College of Nursing students served more than 550 patients in January 2019 in Guatemala. The trip was the inaugural excursion in what will be biannual study abroad opportunities. Organized by Interim Associate Dean for Academic Programs Natalie Murphy in conjunction with the nonprofit Nursing Heart, Inc., the student nurses visited the indigenous communities of El Quimal La Joya and Alotenango, where they set up primary care and women’s health clinics. During the week long experience, students earned three credits and 40 residency hours toward their degrees. In both villages, residents invited the student nurses into their homes, shared stories, cooked traditional lunches and performed elaborate welcoming and farewell ceremonies. In El Quimal La Joya, which had never before been visited by medical providers.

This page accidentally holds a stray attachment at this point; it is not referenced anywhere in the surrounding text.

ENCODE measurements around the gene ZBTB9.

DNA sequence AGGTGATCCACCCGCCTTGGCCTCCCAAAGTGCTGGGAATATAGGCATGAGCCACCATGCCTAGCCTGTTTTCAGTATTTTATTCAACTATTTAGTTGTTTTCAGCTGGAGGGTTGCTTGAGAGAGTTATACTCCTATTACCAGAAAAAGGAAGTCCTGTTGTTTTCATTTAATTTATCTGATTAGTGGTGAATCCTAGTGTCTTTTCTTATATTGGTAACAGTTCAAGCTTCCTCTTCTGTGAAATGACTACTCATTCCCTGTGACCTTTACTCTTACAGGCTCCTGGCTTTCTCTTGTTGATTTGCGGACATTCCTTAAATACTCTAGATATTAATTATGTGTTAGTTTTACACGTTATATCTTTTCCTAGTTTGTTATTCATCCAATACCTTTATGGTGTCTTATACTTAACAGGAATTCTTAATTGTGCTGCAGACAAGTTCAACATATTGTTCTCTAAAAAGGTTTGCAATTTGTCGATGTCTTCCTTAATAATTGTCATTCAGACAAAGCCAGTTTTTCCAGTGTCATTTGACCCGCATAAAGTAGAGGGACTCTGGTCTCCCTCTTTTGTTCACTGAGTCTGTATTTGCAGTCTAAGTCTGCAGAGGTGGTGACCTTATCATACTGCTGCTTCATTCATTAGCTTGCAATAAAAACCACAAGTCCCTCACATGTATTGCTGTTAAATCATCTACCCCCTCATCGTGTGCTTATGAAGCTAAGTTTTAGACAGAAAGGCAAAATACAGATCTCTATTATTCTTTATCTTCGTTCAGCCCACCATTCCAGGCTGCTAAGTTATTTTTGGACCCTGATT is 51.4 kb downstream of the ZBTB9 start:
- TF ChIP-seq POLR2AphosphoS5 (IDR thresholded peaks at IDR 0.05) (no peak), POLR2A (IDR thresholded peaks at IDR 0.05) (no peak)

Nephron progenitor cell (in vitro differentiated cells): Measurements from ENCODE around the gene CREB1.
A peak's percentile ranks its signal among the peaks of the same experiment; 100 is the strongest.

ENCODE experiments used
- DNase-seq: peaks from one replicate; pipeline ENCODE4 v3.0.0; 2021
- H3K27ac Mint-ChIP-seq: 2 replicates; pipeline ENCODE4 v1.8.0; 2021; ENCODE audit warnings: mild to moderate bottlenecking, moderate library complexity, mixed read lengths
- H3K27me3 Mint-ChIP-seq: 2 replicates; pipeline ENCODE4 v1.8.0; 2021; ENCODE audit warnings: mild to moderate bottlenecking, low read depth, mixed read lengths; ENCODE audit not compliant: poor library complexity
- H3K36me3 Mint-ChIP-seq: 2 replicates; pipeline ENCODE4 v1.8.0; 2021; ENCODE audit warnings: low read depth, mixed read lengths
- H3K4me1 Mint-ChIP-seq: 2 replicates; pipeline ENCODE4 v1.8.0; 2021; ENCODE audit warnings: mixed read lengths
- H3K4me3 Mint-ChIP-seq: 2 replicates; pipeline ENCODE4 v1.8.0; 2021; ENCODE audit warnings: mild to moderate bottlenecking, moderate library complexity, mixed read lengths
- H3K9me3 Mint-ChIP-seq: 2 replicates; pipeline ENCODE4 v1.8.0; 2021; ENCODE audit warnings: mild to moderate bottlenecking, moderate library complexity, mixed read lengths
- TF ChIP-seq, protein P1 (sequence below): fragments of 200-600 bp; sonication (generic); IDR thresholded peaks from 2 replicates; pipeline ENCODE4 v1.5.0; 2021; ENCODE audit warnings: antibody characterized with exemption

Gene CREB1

According to Murphy, nursing students who study abroad are more likely to work with underserved populations in the U.S., have expanded attitudes on diversity, learn about culture and cultural humility and increase their skills as practitioners. “There was a lot of personal growth that came from this trip,” she says. “It switches you out of the ‘I want to go abroad and help people’ and refocuses you on underserved populations back at home.”